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advice. The prowess of dentists and osteopaths on points of employment law is not noted, at any rate so far as concerns the books on points of employment law. That is the first important area of compromise agreements.

Secondly, we find that deductions from compensation for unfair dismissal may be made when an employee has failed to make use of an in-house procedure. My noble friend has managed to shorten the clause by saying that a maximum of two weeks' compensation will be involved. But that may occur where an in-house procedure has been provided by the employer and the employee has not made use of it. When we come to Committee, I shall propose that that part of the Bill is unfair to employees. Except for a general jurisdiction of the tribunals, the test of whether it is a proper in-house procedure is merely the choice of the employer. The Bill says "provided by the employer". It should be the case that such in-house procedure agreements on unfair dismissal, if they are to be a ground for diminishing the compensation of an employee, should be negotiated with an independent trade union or there be in place some equivalent manner of testing its propriety.

Because of the special character and importance of my noble friend's Bill, I have dwelt on parts of it. I wished to give some idea of the points we should look at in Committee, but none of those remarks leaves me in any doubt but that your Lordships will wish to give the Bill unanimous approval on this, its Second Reading.

11.48 a.m.

Baroness Turner of Camden: My Lords, I welcome the intentions behind the Bill so ably introduced by my noble and learned friend Lord Archer. Of course, it is necessary that unfair dismissal claims should be processed more speedily than at present. As we heard, there is already a large backlog of cases waiting to be heard by industrial tribunals and the situation in regard to cases going to appeal is even worse.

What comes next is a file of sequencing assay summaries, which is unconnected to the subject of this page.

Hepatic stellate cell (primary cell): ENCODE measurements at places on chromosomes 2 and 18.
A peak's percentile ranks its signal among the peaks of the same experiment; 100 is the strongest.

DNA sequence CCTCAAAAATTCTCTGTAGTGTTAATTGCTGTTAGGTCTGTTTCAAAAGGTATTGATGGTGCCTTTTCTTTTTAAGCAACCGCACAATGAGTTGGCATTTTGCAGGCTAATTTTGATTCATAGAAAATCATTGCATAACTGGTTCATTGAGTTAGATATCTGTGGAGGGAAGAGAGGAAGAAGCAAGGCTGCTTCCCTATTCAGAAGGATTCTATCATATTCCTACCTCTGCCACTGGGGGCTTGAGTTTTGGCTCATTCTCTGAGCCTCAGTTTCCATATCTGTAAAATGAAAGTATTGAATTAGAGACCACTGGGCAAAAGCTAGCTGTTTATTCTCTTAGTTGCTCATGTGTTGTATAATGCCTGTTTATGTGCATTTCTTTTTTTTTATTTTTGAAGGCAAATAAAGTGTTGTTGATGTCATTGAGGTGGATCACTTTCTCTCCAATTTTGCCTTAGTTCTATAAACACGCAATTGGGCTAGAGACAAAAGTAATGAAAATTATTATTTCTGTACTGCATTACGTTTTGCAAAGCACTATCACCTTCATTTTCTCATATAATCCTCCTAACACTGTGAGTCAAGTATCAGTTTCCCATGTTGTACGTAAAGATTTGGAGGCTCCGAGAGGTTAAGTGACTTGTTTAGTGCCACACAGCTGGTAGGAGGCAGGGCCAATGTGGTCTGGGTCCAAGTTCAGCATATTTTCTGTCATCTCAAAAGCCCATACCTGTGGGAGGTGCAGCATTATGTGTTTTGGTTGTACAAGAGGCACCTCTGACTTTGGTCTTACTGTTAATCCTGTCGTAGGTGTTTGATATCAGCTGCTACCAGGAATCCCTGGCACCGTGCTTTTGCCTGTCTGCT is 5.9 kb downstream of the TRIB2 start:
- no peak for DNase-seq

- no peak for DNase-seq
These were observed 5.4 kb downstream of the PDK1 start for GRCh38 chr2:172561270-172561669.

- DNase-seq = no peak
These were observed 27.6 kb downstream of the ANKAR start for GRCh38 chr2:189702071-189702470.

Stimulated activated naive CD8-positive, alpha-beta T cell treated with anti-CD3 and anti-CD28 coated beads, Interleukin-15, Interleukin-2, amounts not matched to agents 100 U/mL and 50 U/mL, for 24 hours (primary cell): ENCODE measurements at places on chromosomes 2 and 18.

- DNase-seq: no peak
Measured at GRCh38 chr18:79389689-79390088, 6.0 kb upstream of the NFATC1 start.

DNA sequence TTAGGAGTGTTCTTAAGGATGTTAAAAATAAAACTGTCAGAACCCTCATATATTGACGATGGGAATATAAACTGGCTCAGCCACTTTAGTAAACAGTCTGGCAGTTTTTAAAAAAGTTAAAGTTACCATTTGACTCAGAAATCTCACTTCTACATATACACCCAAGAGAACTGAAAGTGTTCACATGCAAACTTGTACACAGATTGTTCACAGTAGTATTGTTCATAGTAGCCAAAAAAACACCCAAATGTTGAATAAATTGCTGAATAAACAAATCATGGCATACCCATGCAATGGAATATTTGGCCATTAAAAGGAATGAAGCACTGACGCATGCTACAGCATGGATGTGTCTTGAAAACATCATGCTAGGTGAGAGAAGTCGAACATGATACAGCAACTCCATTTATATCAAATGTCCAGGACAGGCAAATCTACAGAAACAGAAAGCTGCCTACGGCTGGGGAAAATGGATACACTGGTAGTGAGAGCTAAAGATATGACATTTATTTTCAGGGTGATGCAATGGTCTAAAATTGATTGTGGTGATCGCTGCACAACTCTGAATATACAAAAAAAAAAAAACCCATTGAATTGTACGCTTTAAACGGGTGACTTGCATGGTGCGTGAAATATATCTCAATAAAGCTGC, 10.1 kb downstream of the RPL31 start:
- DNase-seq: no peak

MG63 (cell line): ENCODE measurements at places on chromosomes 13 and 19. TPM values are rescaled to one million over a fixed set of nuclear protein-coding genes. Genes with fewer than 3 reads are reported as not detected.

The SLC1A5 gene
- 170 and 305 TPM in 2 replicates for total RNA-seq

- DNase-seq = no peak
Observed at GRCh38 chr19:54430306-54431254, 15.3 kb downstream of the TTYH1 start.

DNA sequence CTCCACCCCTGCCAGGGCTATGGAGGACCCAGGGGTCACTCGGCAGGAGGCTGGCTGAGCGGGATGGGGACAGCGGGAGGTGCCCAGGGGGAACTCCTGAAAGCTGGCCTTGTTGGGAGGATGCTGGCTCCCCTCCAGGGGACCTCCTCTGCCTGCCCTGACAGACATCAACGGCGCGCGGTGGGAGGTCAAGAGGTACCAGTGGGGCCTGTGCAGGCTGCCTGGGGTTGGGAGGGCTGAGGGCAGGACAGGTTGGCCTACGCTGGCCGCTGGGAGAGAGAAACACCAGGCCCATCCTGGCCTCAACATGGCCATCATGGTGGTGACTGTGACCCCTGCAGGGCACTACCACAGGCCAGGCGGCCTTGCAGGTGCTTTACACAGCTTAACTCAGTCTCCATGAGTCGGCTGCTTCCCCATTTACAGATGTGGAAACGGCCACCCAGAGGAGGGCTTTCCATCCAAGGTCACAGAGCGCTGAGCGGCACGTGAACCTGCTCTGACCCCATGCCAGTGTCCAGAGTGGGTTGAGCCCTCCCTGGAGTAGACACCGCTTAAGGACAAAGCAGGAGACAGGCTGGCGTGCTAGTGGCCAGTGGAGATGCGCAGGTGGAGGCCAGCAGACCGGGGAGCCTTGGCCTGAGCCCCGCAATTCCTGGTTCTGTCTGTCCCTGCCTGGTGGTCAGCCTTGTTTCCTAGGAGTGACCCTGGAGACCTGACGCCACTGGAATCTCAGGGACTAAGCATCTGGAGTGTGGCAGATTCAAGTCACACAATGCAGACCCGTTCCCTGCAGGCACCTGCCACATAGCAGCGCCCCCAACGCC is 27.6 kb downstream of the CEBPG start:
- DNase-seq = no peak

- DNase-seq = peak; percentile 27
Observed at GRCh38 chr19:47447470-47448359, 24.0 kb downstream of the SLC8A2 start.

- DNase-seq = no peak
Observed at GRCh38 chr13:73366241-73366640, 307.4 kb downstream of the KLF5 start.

There are reasons for that heavy load of cases. We are living through an era of destabilised employment. Unemployment figures may be reducing, but the lack of security for those in employment remains as great as ever. That is not only a product of globalisation and technology, although they play a part. The previous government made a virtue of so-called "flexibility". It may have been right for employers, at least in the short term, but not for employees. Constant downsizing was bound to lead to increases in the number of people who felt that they had been dismissed unfairly.

I do not subscribe to the view that there is now no alternative to the instability that is a feature of many working environments. It is socially unacceptable since it is hardly possible to create the conditions for stable family life without stable employment. Those are issues which the new Government will have to tackle--from a quite different philosophical standpoint, one hopes, than that of their predecessors. The Conservative Party does not yet realise the part that lack of job security played in their downfall; it had begun to affect people who hitherto regarded themselves as being in safe employment and who were largely Conservative supporters.

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Pending discussion of these vital issues, the noble and learned Lord, Lord Archer, is right to urge that something must be done to deal with the cases which have accumulated and to press for alternative procedures. The radical proposal is that unfair dismissal cases should be dealt with by a system of arbitration. As we have heard, industrial tribunals, when first established, were intended to be informal courts where individuals did not need to incur the cost of legal representation. However, as everyone knows--this was referred to by my noble friend Lord Wedderburn--the situation has rapidly changed and has become much more legalistic. Although, in my union, we preferred to have members represented by trade union officials who understood the working environment and the union agreements covering their terms and conditions, most employers chose legal representation. Many union officials, including myself, who represented members before industrial tribunals felt that we did very well because we understood the conditions which governed the way in which our members worked and the agreements we had negotiated.

Arbitration may be a better way of dealing with some cases of unfair dismissal. Certainly it should be speedier. The length of time, in most instances, spent awaiting hearings at industrial tribunals makes a mockery of the provisions in legislation for reinstatement. After a gap in time--even longer, of course, if the case goes to appeal--reinstatement simply ceases to be a realistic option even though it is within the powers of the IT and the EAT to award it. I was once a member of the Central Arbitration Committee. We did not consider individual unfair dismissals, but we did deal with a range of other disputes--I think effectively. However, the CAC was ultimately written out of most of the relevant legislation by the previous government who did not really like arbitration and favoured unrestrained employer power.